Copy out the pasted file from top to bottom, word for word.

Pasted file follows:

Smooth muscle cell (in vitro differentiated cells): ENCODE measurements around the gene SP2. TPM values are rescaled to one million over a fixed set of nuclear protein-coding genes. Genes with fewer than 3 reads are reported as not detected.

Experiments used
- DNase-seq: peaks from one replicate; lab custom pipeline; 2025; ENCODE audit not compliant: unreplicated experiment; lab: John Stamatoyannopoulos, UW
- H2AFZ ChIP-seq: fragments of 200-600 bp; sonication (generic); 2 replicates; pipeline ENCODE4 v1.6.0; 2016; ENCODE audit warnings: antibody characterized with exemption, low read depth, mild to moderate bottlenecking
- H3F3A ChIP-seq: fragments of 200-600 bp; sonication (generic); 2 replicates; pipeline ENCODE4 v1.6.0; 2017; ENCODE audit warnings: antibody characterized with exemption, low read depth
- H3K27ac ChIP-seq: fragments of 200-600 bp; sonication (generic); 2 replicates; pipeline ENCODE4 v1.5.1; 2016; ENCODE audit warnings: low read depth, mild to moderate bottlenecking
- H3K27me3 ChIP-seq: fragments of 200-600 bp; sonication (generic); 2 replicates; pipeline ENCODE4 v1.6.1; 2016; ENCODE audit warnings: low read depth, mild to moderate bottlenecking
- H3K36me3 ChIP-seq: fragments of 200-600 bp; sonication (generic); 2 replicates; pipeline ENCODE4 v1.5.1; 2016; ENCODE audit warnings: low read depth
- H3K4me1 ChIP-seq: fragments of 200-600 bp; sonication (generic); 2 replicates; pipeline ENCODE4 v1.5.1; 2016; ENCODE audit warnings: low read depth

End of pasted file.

Smooth muscle cell (in vitro differentiated cells): ENCODE measurements around the gene SP2. TPM values are rescaled to one million over a fixed set of nuclear protein-coding genes. Genes with fewer than 3 reads are reported as not detected.

Experiments used
- DNase-seq: peaks from one replicate; lab custom pipeline; 2025; ENCODE audit not compliant: unreplicated experiment; lab: John Stamatoyannopoulos, UW
- H2AFZ ChIP-seq: fragments of 200-600 bp; sonication (generic); 2 replicates; pipeline ENCODE4 v1.6.0; 2016; ENCODE audit warnings: antibody characterized with exemption, low read depth, mild to moderate bottlenecking
- H3F3A ChIP-seq: fragments of 200-600 bp; sonication (generic); 2 replicates; pipeline ENCODE4 v1.6.0; 2017; ENCODE audit warnings: antibody characterized with exemption, low read depth
- H3K27ac ChIP-seq: fragments of 200-600 bp; sonication (generic); 2 replicates; pipeline ENCODE4 v1.5.1; 2016; ENCODE audit warnings: low read depth, mild to moderate bottlenecking
- H3K27me3 ChIP-seq: fragments of 200-600 bp; sonication (generic); 2 replicates; pipeline ENCODE4 v1.6.1; 2016; ENCODE audit warnings: low read depth, mild to moderate bottlenecking
- H3K36me3 ChIP-seq: fragments of 200-600 bp; sonication (generic); 2 replicates; pipeline ENCODE4 v1.5.1; 2016; ENCODE audit warnings: low read depth
- H3K4me1 ChIP-seq: fragments of 200-600 bp; sonication (generic); 2 replicates; pipeline ENCODE4 v1.5.1; 2016; ENCODE audit warnings: low read depth